“Hey Fire Guy,” said a voice behind Robin, as he readied himself for his act. “Are you going to swing your little fireballs for us?”
Aw, shit. Robin thought about what it was going to mean to his take if he had a drunken heckler. “No man, I’m a Samoan fire knife dancer,” he remarked pleasantly, still doing his shtick. “The poi ball is a Maori dance.”
“But Dude, I want to see your little fireballs,” insisted the man, who was big enough to intimidate and wearing a Sun Devils football sweatshirt. Mobs of people strolled along the street between Pier 39 and the restaurants and crab stands. The lit torch in the center of the brick circle was drawing a crowd. His heckler leaned over toward a smaller man in an olive green shirt and cargo shorts and gave an exaggerated wink. “I’ll bet this guy’s little fireballs are…”
“Shut up, Chase. Let’s go. You need to get home,” said the man in the shorts.
Robin took a chance and looked up, meeting Little Guy’s gaze. He looked apologetic, as though this were a regular occurrence. Robin smiled, and Little Guy smiled back. Oh, nice. His friend hooked a big, square hand around his shoulder and put his weight on him, making him stagger a little. Robin went back to his preparations, using his every movement to heighten drama and build suspense. He sprinkled water on his bare skin, knowing it would make him glow in the firelight. Not catching fire didn’t suck, either.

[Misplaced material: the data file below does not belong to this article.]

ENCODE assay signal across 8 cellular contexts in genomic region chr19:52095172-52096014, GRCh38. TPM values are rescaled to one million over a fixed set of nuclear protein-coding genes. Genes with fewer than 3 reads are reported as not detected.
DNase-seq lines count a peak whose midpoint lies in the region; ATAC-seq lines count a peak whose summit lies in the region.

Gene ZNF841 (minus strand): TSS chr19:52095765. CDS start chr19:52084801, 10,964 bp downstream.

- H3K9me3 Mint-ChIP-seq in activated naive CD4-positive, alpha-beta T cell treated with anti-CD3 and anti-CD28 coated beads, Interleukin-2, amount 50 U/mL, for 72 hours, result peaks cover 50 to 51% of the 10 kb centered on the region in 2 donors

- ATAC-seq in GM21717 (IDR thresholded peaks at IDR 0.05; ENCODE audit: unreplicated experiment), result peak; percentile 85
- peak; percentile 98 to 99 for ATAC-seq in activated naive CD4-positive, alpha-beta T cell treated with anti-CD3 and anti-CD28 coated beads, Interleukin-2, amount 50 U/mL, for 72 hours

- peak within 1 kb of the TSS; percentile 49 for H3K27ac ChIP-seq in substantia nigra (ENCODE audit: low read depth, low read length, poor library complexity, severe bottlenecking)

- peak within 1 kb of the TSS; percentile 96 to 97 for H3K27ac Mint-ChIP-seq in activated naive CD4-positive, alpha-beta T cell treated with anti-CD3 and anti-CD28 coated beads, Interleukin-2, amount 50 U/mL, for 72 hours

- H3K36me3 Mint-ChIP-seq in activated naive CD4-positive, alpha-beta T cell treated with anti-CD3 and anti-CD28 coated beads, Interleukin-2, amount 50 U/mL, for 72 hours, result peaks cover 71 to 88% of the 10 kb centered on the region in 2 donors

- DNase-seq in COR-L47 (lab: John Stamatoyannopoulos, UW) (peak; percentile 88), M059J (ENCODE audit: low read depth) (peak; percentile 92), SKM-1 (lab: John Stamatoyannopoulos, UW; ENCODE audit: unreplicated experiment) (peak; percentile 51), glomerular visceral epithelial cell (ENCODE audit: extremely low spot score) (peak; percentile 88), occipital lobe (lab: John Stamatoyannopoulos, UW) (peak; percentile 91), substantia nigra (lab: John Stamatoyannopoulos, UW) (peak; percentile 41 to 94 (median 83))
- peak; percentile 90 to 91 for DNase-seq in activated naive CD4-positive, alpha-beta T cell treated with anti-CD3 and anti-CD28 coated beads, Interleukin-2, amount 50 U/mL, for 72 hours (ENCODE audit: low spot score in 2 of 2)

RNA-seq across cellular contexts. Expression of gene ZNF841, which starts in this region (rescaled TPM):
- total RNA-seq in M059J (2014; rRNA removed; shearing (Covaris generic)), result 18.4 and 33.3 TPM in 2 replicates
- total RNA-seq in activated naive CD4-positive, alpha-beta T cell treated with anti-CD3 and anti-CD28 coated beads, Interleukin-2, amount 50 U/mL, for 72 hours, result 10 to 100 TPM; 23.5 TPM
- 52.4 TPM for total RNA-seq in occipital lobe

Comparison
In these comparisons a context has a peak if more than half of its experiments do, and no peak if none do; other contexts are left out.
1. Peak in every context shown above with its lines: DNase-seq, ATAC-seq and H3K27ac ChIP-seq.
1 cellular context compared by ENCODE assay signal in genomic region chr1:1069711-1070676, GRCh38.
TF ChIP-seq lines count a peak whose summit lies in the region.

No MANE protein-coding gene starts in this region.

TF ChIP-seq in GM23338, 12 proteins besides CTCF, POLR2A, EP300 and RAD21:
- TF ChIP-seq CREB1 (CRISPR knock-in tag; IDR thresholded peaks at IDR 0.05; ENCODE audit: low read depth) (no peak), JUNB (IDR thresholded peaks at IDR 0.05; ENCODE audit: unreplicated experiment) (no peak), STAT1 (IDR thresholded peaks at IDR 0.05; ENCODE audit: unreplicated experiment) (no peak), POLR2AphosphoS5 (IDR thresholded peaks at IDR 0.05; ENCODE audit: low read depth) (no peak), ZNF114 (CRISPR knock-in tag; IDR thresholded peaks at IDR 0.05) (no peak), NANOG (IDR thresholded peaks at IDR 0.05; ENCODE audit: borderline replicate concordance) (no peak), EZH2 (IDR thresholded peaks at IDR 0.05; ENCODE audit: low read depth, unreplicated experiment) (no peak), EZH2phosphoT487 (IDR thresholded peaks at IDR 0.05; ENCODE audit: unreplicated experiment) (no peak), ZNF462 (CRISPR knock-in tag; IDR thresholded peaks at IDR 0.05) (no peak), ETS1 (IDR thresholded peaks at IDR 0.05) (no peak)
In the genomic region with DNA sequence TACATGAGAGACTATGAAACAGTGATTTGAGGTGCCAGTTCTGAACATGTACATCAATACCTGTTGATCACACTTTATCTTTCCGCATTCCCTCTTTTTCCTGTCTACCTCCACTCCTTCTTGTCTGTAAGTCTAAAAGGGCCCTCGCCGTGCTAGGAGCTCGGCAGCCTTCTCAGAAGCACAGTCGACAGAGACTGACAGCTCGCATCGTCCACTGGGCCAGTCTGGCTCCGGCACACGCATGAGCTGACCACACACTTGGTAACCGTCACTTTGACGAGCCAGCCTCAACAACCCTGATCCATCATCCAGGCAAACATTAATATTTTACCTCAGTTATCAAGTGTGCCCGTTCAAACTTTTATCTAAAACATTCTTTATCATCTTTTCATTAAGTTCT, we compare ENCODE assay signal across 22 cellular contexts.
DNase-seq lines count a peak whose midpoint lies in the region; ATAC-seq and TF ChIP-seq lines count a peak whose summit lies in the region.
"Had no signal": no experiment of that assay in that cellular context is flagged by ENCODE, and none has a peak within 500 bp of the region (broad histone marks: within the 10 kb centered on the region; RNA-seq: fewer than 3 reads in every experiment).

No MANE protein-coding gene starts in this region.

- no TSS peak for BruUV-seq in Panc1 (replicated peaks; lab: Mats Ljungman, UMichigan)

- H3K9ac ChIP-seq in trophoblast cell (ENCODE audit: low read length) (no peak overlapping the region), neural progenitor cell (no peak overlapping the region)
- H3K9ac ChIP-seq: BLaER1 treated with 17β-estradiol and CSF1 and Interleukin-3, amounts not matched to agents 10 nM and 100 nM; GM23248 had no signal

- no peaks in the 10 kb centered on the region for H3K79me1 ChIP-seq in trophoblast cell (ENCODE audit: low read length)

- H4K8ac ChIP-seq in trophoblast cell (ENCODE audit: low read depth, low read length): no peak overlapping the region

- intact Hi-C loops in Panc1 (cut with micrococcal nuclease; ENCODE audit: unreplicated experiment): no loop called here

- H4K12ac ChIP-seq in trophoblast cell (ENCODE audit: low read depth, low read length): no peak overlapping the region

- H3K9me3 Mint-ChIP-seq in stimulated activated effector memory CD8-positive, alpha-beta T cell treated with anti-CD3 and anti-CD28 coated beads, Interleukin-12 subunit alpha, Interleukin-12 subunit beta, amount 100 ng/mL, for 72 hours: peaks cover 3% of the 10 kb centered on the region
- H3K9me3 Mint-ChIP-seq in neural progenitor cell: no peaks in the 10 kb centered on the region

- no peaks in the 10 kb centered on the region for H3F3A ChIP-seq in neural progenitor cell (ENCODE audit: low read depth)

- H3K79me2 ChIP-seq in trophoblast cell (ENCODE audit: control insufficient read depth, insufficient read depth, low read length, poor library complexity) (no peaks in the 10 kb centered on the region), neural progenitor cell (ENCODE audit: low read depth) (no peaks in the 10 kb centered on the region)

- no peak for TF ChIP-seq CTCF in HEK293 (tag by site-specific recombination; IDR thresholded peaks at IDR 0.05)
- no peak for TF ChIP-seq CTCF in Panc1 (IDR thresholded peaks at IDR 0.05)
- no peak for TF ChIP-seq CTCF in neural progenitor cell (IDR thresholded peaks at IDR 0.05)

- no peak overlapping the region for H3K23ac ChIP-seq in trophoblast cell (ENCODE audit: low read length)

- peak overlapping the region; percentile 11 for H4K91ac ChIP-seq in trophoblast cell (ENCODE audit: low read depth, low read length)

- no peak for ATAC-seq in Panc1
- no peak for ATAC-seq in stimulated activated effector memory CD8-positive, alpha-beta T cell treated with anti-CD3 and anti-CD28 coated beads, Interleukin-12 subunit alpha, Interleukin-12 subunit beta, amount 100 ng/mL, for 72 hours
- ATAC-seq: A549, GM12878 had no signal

“Don’t you worry about me, Kelly. Nothing wrong with taking a peek at fire-boy’s equipment,” his heckler slurred. “There’s plenty of the old Chasemeister to go around, right baby?” He tried to land a sloppy kiss on the Little Guy’s face but the kid was faster.
“Chase!” the guy named Kelly dodged. “You can’t begin to imagine…”
“Now Kells, don’t do this… Don’t go getting all tense, man. I just want to see the guy’s act, that’s all.”
“Fine, then, Chase, just shut up. Can’t you see he’s already started?” Kelly looked back at Robin. “That’s part of the show, Chase. He’s drumming up his audience, teasing the crowd. The lit fire is his signal for people to start gathering.”
“What are you now, the fucking National Geographic? How do you know so much about it?”
Kelly rolled his eyes and didn’t answer. That meaty hand was back on the side of his face, trying to draw him close.
“Come on Kells, don’t be like this.”
“You smell like the alley behind Big Dick’s Billiards. Watch, okay? I’ll be over there,” Kelly said, and disengaged himself from the larger man. He walked to where a hansom cab stood, the horse blowing and stamping, its breath misting the air. Robin saw Kelly say something quietly to the driver, who nodded his head, and then he began stroking the horses muzzle, putting his face right in to whisper into it’s ear.
Kelly stroked the soft mane of the cab horse, and Robin couldn’t help but picture him stroking the horse’s ass he was with later on. Too bad. The little guy was definitely hot.